Friday, March 25, 2016

In Defense of Books On Amazon

The Raven Bookstore, Lawrence, Kansas
This past weekend, I visited Lawrence, Kansas, and as I do whenever I’m in down, I swung by The Raven Bookstore. I picked up a book and a low-gloss literary magazine. Lawrence is fortunate enough to have three good-quality, locally owned bookstores within highly trafficked one block. While chatting with the clerk, she thanked me for purchasing there, rather than online. I smiled, returned her thanks, and said: “Shopping here is so much more of a sensory pleasure than Amazon or wherever.”

The words had hardly passed my lips before I realized the import. I permeate my blog with buying links to Amazon, who directly provides over half the books I review. I purchase from Amazon semi-regularly, more so since my town’s biggest bookstore basically retooled itself as a tchotchke outlet. Without Amazon’s recommendation features, I probably never would’ve discovered several books that have proven formative in my understanding of modern life.

But I also realize many good critics with unimpeachable reasoning have condemned Amazon for coarsening America’s publishing industry. Novelist/poet Ursula K. le Guin has characterized Amazon as “the BS Machine.” They’re regularly chastened for undercutting individual entrepreneurs, with good reason—though Wal-Mart has arguably done more in that direction, for far longer. Simply put, Amazon has narrowed the publisher-to-purchaser pipeline, at great social cost.

Still, I can’t bring myself to buy it.

Lawrence, Kansas, is wealthy, educated, and progressive-minded enough to have supported its historic downtown while neighboring communities rushed to build malls. This continuity proved foresighted, as malls and big-box retailers collapsed en masse during the Great Recession. Because malls involve massive buy-in costs, they’re prohibitively expensive for indie stores. Entrepreneurs and local owners absolutely require old buildings in classic communities, which don’t exist everywhere, to remain economically viable.

Amazon's first, highly controversial, brick-and-mortar store in Seattle, Washington
Before Amazon, high-minded critics blamed book superstores like Borders or Barnes & Noble for the then-current publishing environment. Before that, it was book racks at airports and drugstores. Or they blamed mall stores. This invariably overlooks one important point: such “downmarket” book-buying opportunities make reading, and literacy, available to people who are too geographically isolated, socially marginal, or poor to visit high-end indie retailers.

Such criticisms bespeak unquestioned economic privilege. As Naomi Klein put it over fifteen years ago, “media types tend to care more passionately about where they buy their books than where they buy their socks.” Some might immediately claim that Amazon sells socks and other staples; books have long-since receded from their retailing spotlight. But that’s consistent with Klein’s overall point, that retail consolidation has overwhelmed most Americans’ buying options.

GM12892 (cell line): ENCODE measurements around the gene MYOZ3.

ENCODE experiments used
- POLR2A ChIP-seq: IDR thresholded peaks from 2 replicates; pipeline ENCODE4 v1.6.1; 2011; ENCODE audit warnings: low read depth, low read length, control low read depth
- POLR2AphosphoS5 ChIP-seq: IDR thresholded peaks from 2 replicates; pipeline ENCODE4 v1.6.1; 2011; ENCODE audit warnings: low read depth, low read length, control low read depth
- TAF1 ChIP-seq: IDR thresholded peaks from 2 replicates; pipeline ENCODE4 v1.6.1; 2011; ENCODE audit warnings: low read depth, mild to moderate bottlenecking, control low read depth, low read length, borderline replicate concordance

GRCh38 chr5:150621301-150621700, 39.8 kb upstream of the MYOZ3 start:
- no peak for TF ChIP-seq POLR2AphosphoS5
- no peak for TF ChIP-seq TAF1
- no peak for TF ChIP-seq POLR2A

Big-box discount stores amalgamated purchasing of life’s most important commodities several generations ago. I can enter any Wal-Mart SuperCenter at 2 a.m. and purchase food, electronics, clothing, car parts, and ammunition. Anything I can’t purchase at these stores could, charitably, be characterized as “luxury goods.” Poor Americans in particular, including those who work for Wal-Mart, can hardly afford to shop anywhere else. Amazon is an afterthought for such customers.

Nor is big-box buying exclusive to America’s poor. Levittown-style suburbanism, which made home ownership available to working-class citizens with GI Bill benefits after World War II, are deeply immune to localism, and lack downtowns like Lawrence. Despite empirical evidence that nobody wants new suburban developments anymore, developers keep building them, mainly because they’re cheap. But risky, independent-minded ventures, like the Raven, are priced out of suburbanism just like malls.

Interior of the Raven Bookstore, Lawrence, Kansas
Besides this, we must remember where the purchasing happens, not just by whom. The last indie bookstore in my area folded, priced out by a chain store, when Amazon was still a money-losing experimental venture. Once the chain store had absolute dominion over the local media goods market, it repurposed itself, making books marginal. My nearest large bookstore is an hour’s drive away; my nearest good bookstore, much further.

(In fairness, a new indie opened here later. However, it mainly sells remainders, salted with tables of bestsellers and local authors. It’s interesting, but unprepared to compete more widely.)

No, Amazon isn’t perfect: it uses monopsony power to squeeze publishers, and floods markets with cheap books. And it excludes those who can’t buy on plastic. Dedicated complainers have many populist grievances against Amazon’s business model.

But Amazon makes books available in rural, suburban, and poor areas in ways physical stores just can’t. Complaints about Amazon’s market domination, like complaints about mall stores a generation ago, reek of unexamined economic privilege. In an economy where books have become hard to find, it makes sure literacy is available. That’s something worth defending.

No comments:

Post a Comment